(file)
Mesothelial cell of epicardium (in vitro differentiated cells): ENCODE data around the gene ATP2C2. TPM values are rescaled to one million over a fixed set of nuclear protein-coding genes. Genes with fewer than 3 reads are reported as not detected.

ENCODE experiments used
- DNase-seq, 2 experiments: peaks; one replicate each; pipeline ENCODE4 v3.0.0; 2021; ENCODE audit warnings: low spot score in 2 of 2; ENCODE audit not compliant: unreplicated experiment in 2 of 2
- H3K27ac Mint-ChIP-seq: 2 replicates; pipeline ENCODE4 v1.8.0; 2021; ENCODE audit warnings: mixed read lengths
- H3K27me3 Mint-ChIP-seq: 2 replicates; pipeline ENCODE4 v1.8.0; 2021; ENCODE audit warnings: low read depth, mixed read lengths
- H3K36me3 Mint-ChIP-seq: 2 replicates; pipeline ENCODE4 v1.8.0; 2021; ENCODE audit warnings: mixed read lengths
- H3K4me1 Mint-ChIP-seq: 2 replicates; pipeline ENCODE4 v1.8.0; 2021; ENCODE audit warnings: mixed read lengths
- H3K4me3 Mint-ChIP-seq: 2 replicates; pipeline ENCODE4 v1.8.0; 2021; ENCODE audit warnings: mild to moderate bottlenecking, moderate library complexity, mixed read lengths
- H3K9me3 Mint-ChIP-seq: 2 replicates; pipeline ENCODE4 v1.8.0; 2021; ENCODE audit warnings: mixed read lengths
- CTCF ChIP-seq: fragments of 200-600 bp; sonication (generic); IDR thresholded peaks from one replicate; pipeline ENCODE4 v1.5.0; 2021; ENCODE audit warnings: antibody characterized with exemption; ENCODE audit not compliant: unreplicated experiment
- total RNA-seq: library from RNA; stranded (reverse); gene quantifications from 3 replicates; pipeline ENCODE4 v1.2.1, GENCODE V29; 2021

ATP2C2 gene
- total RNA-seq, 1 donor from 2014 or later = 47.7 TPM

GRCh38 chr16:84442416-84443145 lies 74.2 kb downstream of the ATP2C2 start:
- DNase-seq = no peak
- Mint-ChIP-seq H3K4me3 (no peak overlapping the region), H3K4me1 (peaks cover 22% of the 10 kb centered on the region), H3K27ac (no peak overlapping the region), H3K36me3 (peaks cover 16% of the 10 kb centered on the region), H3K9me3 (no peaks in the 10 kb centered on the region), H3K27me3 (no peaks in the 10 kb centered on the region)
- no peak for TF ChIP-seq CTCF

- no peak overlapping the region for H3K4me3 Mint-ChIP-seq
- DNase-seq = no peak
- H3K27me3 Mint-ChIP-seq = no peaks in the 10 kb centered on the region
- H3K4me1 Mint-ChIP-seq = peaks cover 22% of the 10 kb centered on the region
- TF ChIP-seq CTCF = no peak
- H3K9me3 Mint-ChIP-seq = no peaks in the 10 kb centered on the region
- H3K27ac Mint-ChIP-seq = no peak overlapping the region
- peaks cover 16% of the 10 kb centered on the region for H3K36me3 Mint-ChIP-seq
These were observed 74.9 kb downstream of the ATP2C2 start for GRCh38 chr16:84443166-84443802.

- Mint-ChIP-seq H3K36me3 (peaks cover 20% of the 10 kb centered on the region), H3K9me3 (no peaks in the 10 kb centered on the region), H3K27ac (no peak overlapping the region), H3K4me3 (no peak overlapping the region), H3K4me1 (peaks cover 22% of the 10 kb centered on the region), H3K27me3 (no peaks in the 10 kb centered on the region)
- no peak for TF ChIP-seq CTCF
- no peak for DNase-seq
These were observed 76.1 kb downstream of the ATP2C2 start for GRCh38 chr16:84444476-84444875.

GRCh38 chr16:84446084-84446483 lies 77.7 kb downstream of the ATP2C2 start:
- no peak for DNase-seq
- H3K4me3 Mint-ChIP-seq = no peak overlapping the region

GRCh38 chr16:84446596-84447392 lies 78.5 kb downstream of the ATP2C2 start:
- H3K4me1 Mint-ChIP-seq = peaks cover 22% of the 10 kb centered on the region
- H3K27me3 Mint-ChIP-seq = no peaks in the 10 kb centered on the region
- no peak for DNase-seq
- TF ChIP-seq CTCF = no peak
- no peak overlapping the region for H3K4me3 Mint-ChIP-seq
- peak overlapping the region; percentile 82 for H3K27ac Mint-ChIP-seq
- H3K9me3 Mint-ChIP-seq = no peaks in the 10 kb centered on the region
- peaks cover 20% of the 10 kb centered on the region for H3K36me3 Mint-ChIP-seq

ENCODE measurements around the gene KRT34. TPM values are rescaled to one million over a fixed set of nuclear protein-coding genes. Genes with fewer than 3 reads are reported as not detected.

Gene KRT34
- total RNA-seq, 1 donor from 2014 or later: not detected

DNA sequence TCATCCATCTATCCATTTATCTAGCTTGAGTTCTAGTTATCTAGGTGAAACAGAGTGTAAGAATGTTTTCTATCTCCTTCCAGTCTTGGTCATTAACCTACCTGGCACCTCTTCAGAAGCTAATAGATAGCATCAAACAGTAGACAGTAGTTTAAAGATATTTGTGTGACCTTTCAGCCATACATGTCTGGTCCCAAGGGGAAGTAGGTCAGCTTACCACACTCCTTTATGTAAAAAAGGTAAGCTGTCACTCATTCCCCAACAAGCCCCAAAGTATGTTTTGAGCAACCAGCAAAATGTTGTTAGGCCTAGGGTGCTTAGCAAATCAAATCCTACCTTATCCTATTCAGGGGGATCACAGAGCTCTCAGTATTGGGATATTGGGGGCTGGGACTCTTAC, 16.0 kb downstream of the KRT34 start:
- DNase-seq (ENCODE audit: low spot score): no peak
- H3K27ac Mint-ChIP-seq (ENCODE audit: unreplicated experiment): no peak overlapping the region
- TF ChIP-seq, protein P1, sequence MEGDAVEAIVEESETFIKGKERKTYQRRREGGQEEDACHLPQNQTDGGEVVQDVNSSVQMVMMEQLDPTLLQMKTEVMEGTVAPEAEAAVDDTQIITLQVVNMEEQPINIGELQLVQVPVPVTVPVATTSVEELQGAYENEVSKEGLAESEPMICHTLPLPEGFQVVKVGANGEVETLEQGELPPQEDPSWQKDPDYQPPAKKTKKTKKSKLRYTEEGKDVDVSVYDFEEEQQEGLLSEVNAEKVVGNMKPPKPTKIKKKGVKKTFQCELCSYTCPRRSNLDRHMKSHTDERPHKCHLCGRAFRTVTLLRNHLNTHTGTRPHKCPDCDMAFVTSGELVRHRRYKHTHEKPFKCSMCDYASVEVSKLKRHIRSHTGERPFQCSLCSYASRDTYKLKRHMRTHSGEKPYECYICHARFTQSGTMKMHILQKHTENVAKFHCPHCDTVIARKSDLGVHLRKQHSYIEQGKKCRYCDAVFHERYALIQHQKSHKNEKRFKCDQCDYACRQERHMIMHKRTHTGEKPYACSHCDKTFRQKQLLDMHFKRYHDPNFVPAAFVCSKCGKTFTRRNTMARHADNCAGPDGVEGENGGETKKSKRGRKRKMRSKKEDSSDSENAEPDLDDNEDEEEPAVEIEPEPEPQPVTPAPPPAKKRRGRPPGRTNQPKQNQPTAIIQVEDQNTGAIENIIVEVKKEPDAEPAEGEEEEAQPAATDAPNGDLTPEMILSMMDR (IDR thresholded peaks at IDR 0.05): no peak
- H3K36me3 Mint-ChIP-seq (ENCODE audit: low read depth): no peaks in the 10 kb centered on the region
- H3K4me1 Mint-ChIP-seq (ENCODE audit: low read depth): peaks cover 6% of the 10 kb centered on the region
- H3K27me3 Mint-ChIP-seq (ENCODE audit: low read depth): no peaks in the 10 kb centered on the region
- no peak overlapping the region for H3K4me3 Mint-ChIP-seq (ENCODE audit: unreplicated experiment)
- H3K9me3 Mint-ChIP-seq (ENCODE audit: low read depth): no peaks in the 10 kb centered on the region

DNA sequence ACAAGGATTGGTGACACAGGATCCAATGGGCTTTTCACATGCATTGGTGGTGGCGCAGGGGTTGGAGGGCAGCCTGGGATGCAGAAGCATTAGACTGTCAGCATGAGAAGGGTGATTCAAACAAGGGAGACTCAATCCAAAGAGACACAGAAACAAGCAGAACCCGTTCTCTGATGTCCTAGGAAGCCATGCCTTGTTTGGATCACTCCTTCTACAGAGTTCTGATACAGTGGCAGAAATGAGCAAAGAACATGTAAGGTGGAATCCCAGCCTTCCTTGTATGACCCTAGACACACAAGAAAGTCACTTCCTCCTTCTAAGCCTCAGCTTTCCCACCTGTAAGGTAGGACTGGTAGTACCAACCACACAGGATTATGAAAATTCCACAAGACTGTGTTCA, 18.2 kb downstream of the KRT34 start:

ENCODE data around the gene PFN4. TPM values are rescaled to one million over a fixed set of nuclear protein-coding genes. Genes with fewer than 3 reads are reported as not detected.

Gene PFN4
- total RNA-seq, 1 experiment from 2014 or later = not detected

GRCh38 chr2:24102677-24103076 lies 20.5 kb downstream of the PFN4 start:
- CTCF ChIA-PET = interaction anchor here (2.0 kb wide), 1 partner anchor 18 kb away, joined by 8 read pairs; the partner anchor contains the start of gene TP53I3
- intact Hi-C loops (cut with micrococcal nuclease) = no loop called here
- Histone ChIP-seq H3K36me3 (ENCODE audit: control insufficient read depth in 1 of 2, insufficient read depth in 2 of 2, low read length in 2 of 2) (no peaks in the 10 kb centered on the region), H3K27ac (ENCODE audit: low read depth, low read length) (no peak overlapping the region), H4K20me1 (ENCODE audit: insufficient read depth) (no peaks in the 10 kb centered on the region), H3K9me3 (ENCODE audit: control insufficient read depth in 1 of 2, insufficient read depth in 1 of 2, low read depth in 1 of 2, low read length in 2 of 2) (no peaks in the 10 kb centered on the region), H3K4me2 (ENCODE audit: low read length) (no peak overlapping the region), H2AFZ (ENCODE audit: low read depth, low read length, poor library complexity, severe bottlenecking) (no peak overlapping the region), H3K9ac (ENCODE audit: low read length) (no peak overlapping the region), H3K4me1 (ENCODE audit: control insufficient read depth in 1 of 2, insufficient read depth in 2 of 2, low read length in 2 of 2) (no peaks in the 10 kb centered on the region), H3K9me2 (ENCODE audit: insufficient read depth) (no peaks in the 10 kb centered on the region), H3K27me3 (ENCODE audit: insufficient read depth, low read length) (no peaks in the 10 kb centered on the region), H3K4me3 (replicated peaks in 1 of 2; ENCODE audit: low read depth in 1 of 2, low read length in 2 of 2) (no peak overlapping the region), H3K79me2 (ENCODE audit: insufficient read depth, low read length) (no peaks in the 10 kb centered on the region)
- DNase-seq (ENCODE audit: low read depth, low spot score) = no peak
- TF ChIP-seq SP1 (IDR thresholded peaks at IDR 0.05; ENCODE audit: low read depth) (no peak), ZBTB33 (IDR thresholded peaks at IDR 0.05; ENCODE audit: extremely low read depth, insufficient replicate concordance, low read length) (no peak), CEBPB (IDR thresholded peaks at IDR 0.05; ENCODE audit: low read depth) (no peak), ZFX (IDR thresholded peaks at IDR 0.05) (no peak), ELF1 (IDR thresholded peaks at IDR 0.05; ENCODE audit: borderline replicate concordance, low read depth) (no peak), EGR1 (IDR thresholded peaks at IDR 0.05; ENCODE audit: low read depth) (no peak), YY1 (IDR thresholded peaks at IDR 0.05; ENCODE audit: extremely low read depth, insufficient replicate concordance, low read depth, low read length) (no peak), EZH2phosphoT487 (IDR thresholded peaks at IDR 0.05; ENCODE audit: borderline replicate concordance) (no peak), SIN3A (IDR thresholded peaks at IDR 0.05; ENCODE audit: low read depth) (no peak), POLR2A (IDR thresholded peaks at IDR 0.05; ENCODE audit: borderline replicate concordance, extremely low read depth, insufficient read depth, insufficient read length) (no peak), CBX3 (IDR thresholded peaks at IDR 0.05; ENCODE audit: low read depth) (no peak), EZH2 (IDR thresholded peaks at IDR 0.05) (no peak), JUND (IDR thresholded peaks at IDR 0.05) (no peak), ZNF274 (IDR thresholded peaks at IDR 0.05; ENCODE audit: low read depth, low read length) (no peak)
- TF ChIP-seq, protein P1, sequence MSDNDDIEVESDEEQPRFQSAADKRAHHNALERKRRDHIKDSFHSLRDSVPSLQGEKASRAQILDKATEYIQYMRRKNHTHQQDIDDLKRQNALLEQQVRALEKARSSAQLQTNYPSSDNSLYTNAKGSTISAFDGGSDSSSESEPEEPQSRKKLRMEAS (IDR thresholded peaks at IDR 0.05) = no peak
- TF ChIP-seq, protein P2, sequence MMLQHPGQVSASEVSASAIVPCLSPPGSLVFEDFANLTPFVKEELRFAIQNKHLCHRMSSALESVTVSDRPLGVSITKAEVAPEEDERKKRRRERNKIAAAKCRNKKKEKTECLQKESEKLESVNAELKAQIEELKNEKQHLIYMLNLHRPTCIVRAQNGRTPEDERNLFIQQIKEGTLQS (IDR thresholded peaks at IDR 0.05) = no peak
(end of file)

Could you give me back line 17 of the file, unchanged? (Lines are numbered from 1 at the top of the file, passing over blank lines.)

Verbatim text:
- no peak for TF ChIP-seq CTCF